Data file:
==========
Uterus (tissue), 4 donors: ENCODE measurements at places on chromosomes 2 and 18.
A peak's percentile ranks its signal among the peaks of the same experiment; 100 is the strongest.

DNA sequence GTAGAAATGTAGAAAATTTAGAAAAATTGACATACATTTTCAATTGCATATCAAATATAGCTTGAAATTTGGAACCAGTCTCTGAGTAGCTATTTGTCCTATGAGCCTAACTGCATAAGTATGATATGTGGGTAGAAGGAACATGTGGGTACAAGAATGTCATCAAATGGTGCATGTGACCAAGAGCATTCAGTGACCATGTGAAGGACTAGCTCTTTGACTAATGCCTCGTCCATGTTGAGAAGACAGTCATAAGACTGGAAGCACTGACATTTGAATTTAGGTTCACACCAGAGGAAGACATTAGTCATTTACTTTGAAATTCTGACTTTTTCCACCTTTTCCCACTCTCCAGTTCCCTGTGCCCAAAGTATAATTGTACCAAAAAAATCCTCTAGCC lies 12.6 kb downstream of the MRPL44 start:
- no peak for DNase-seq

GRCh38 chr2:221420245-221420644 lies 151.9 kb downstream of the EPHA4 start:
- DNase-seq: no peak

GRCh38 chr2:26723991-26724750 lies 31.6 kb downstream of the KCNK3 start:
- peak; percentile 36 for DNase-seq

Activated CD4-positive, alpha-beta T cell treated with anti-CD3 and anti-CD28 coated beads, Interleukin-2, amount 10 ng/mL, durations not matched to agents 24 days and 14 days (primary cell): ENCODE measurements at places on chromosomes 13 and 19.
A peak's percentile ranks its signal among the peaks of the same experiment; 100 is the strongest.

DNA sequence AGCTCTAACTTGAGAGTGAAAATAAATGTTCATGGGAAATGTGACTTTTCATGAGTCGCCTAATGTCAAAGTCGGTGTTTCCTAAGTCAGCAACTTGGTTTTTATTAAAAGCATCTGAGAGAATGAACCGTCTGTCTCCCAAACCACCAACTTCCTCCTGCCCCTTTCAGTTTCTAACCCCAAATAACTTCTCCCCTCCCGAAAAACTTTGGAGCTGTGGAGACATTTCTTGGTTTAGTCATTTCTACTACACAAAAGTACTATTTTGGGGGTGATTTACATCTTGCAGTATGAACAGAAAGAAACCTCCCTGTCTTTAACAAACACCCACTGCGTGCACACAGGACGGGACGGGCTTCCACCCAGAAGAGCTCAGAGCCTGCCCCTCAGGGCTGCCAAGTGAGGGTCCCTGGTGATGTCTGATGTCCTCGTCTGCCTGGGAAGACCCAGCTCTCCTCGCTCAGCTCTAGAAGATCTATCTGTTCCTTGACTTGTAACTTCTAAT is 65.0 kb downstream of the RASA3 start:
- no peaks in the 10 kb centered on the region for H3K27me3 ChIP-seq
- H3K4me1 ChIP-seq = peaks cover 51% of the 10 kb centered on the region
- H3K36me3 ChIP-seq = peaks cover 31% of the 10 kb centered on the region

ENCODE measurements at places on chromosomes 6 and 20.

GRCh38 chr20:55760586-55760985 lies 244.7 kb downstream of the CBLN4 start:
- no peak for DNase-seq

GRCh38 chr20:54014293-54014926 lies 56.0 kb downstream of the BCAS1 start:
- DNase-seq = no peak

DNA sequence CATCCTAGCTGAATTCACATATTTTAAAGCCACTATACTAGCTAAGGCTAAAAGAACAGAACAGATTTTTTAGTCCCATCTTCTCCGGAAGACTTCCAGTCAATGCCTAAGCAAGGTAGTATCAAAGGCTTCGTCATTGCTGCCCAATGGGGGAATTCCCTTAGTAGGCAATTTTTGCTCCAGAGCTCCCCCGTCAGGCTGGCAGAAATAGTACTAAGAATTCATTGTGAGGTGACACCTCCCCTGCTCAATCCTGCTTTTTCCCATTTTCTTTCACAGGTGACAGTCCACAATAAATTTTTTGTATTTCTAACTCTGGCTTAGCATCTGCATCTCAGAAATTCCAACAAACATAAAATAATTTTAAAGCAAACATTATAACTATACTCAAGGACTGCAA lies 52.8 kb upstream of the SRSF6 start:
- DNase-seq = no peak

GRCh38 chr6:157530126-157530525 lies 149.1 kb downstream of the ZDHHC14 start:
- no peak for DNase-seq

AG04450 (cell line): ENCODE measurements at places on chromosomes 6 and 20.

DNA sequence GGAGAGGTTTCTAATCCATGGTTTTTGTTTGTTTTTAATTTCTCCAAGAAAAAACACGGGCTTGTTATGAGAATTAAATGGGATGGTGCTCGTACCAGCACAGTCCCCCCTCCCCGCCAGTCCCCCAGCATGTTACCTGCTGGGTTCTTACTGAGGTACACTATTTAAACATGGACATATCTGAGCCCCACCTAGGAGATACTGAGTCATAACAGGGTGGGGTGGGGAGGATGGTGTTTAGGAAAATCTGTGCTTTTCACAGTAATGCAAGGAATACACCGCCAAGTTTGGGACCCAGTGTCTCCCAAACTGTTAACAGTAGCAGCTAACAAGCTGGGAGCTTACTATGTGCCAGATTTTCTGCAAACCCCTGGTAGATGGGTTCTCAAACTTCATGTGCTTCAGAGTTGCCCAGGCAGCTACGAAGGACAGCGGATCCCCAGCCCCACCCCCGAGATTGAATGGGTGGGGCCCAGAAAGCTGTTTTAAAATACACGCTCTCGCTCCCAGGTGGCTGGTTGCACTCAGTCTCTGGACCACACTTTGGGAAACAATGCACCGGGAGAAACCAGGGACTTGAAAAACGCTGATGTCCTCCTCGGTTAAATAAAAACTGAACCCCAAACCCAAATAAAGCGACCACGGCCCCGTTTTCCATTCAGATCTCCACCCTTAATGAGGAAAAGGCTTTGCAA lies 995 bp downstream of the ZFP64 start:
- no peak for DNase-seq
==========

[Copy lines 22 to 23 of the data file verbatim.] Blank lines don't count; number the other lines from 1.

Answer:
GRCh38 chr6:157530126-157530525 lies 149.1 kb downstream of the ZDHHC14 start:
- no peak for DNase-seq